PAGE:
Monday, March 14, 2011

David Trudgen faces down Julius Caesar as Nero. Photos by Jeffrey Dunn.

You leave Boston Lyric Opera's Agrippina a bit winded, I think: it's so good in so many ways you can't quite believe it.  Or perhaps you're just winded from laughter; for this Agrippina is not only exquisitely sung, and brilliantly acted and designed, it's also screamingly funny, in a go-for-broke pop style that many local productions have attempted but few have brought off (the only competition I can think of was Opera Boston's La Grande-Duchesse de GĂ©rolstein, but that's a far lesser opera).  Perhaps the shortest, punchiest review for Agrippina would be: Big voices, big laughs = grand opera, or something like that.  BLO has always specialized in opera as popular entertainment (just as Handel did); with Agrippina, they've practically perfected it.

Although I can already guess what some will say: "It's too funny."  Right.  Too funny.  I know you won't believe me, but I was doubled over with laughter at some of Agrippina (and I thought my partner might have a seizure).  I guess you're not supposed to do that at Handel.  But I'm not sure why - at least when not only the singing and music are first-rate, but the concept and direction are, too.  And incredibly, somehow Agrippina hangs onto its sense of grandeur despite its many pratfalls - and when the libretto spins on a dime in the second act and turns tragic, believe it or not, the production does as well.  In short, you'll laugh and you'll cry.  You could argue whether the BLO cast finds a synthesis of these opposed styles for the opera's final act; I mean, you could if you wanted to.  I'd had so much fun by then that I really didn't care.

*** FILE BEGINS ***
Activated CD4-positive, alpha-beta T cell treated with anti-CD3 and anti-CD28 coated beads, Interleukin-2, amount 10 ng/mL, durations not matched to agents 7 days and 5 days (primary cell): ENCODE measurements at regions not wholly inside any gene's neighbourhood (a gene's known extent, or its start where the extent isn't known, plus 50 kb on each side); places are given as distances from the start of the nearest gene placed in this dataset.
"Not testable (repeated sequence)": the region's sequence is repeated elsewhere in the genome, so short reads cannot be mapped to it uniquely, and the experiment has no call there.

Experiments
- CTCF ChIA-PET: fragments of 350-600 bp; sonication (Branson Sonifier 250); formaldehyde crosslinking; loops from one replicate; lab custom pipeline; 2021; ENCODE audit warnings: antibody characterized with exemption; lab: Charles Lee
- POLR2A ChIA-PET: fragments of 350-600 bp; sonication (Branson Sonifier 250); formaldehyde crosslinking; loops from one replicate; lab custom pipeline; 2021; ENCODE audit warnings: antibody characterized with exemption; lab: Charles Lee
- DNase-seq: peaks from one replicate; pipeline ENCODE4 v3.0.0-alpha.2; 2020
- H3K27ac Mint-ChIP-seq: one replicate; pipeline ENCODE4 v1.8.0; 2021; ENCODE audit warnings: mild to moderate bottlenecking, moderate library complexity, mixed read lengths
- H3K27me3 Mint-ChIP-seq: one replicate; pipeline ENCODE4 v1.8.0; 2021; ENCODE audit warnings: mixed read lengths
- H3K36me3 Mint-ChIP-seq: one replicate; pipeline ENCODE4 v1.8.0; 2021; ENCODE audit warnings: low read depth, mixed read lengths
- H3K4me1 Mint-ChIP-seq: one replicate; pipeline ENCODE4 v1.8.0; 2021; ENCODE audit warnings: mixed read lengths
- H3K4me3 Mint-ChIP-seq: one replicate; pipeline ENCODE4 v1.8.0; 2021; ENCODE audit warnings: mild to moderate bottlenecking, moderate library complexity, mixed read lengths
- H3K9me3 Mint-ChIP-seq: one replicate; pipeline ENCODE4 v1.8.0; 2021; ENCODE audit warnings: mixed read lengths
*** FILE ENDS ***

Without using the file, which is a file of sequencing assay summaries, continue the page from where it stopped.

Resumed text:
I admit, though, that I wasn't sure the BLO could pull off a satire quite this brazen in the opening scene (when a bored Nero almost set his mother on fire).  But I soon realized just about everyone on stage had not only operatic pipes but crack comic timing, too; and at any rate, it became impossible to ignore the tone of Cardinal Vincenzo Grimani's blackly comic libretto (widely viewed at the time as a parody of Vatican politics).  You probably know the basic plot from I, Claudius or L'incoronazione di Poppea: the ruthless Agrippina schemes, well, ruthlessly to place her son Nero (here Nerone) on the throne in the waning years of the reign of Claudius (here Claudio).  Incredibly, Handel and Grimani transform these Roman power plays into a kind of quasi-romantic roundelay, with only the occasional hint of the disaster that Nerone's impending reign would become.

Venice meets Rome meets modernity: Kathleen Kim's entrance as Poppea.